When Food Webs Flip: My New Story in Scientific American

By Carl Zimmer | September 24, 2012 11:25 am

New England’s fisheries are in such bad shape that the Department of Commerce has now declared them a disaster. It’s not merely the sheer volume of fish we’re catching that explains the woeful state of these fish stocks. Even in places where governments have established strict limits on fishing, some fisheries have been unexpectedly slow to recover. That’s because fish don’t exist in isolation. They’re part of ecological networks. And when we hammer these networks, they can suddenly flip into a new state. Getting them back to their old state can be surprisingly hard.

In the new issue of Scientific American, I’ve written a feature on recent research into how ecological networks flip, along with attempts to detect warning signs of food webs on the brink (subscription required).

P.S. A needless snarky commenter objected to having to pay for the article. As I pointed out to him or her, if you want to read two lengthy scientific reviews on the subject for free, here is a pdf and here’s another one.

[Image: Lake Michigan food web/NOAA]

CATEGORIZED UNDER: Environment, Writing Elsewhere

Comments (4)

  1. vanderleun

    Subscription required to read yet another “Oh Gawd We are all DOOMED!” article? I don’t think so. I’ll save my gold to buy ammo to take your food away after the always promised but never arriving apocalypse.

    [CZ: Here is a pdf of a scientific review of the evidence of the changes to food webs that have already happened–not that are predicted to happen. It’s free. Oh, and here’s another one. It’s free too. Knock yourself out.]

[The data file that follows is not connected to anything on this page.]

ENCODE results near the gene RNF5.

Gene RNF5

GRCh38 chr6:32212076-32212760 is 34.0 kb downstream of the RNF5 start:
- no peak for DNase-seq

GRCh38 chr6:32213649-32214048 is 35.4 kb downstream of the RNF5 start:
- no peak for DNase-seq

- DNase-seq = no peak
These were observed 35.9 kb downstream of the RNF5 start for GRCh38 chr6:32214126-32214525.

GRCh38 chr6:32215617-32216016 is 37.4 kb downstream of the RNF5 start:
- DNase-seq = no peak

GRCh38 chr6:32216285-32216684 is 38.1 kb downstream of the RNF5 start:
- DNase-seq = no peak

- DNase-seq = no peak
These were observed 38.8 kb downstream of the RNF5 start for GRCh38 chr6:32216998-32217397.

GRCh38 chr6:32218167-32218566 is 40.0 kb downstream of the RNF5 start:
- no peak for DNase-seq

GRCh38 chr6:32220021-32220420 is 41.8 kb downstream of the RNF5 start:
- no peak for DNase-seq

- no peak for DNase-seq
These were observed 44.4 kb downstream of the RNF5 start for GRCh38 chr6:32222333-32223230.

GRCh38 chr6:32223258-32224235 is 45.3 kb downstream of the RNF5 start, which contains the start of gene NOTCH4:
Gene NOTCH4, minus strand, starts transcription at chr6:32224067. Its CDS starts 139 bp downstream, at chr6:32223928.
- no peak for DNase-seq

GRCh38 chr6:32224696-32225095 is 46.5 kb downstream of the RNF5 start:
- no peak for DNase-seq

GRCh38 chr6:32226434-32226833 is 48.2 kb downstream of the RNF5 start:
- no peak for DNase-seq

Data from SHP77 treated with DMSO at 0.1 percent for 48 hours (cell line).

2. Monkey

    Why is the “doomed” scenario toted about so easily when we hear of ecological concerns being presented in a scientifically acute context? We have the skills and tools to evaluate what is happening in nature – through a rigorous filter of science – and when it is reported the first thing that people like to harp on is that it is negative. See above comment. However, when – im just throwing out names here – infowars blurts out the approaching doom of America (thus the world) or the coming economic apocalypse and tries to sell you over-priced ancient grain seeds, ammunition, bomb shelter storage bins, etc, those same voices cry “finally somebody speaking the truth”. The lines dont connect.

    There are many good-news conservation stories, but unquestionably more bad-news stories. just because they dont fall into your political view doesnt detract form the fact that they are, well, fact. We need to hear about them, and we need to work to fix them.

    So, the point to this, is ‘thanks Carl’. Let the vanderleun’s of the world rage on in disgust. “Some men you just cant reach, …” . Which is a very unfortunate thing.

  3. David B. Benson

    Do food webs flop as well as flip?


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The Loom

A blog about life, past and future. Written by DISCOVER contributing editor and columnist Carl Zimmer.

About Carl Zimmer

Carl Zimmer writes about science regularly for The New York Times and magazines such as DISCOVER, which also hosts his blog, The LoomHe is the author of 12 books, the most recent of which is Science Ink: Tattoos of the Science Obsessed.


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